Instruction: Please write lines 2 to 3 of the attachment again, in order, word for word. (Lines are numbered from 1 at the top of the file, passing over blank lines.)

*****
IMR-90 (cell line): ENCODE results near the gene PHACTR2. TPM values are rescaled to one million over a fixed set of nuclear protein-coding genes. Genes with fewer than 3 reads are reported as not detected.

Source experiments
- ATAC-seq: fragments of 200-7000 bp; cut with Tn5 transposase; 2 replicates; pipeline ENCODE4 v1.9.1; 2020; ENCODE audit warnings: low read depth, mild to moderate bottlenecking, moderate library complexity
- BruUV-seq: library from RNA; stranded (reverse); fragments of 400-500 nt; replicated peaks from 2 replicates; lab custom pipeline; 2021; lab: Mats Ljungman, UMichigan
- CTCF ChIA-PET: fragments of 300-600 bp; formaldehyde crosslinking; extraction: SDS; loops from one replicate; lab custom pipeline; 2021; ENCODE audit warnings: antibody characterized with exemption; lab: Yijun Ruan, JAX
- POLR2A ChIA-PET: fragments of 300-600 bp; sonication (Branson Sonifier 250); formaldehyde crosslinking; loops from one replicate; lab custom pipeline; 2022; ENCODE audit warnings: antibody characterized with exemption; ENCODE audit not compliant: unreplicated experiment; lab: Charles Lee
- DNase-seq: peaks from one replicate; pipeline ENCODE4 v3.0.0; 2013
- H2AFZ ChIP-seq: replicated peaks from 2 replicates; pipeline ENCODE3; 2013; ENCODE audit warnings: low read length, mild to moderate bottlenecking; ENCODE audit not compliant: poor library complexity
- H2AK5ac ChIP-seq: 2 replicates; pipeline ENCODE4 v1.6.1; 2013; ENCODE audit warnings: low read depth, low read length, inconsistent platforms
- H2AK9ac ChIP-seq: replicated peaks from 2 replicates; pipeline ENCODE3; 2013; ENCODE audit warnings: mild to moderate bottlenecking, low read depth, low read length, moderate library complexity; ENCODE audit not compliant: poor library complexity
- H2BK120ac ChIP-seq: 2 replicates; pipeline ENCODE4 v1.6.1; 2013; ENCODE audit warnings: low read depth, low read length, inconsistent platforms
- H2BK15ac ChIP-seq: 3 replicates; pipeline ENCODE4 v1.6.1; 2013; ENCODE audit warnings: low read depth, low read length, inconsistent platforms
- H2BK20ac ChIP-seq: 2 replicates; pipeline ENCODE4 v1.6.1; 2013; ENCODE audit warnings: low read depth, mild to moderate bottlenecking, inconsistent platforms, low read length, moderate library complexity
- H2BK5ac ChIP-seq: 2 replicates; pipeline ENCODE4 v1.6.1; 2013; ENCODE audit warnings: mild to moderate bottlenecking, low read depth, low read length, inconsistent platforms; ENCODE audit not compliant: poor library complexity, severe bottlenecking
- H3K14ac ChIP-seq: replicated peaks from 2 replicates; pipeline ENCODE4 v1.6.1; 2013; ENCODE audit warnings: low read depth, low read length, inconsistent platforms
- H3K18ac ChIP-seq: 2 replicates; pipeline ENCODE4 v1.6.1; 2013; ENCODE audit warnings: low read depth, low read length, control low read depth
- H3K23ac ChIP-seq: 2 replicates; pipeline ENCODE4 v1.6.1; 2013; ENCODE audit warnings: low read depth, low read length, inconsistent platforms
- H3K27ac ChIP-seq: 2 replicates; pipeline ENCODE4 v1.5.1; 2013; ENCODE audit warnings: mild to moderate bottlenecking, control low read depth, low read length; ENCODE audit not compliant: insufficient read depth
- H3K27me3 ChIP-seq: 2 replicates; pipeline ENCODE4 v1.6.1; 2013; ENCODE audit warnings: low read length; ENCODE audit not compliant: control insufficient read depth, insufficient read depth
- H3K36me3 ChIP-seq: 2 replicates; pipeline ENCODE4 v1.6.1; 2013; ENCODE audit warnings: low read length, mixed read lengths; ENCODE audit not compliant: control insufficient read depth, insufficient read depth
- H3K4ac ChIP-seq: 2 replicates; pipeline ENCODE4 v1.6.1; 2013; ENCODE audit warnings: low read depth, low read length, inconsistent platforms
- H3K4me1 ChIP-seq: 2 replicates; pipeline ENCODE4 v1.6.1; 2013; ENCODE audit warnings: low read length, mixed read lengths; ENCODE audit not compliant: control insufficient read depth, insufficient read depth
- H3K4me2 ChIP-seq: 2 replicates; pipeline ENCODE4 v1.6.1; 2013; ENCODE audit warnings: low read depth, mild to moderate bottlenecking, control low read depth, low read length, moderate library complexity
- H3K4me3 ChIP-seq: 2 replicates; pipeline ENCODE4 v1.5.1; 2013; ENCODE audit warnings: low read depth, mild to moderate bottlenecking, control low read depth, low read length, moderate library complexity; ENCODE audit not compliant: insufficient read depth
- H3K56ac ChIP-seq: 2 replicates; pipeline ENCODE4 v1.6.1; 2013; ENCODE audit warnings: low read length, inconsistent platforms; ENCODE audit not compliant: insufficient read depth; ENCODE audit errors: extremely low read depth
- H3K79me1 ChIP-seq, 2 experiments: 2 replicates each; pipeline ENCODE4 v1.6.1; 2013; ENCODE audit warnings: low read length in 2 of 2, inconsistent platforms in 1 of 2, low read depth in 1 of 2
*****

Source experiments
- ATAC-seq: fragments of 200-7000 bp; cut with Tn5 transposase; 2 replicates; pipeline ENCODE4 v1.9.1; 2020; ENCODE audit warnings: low read depth, mild to moderate bottlenecking, moderate library complexity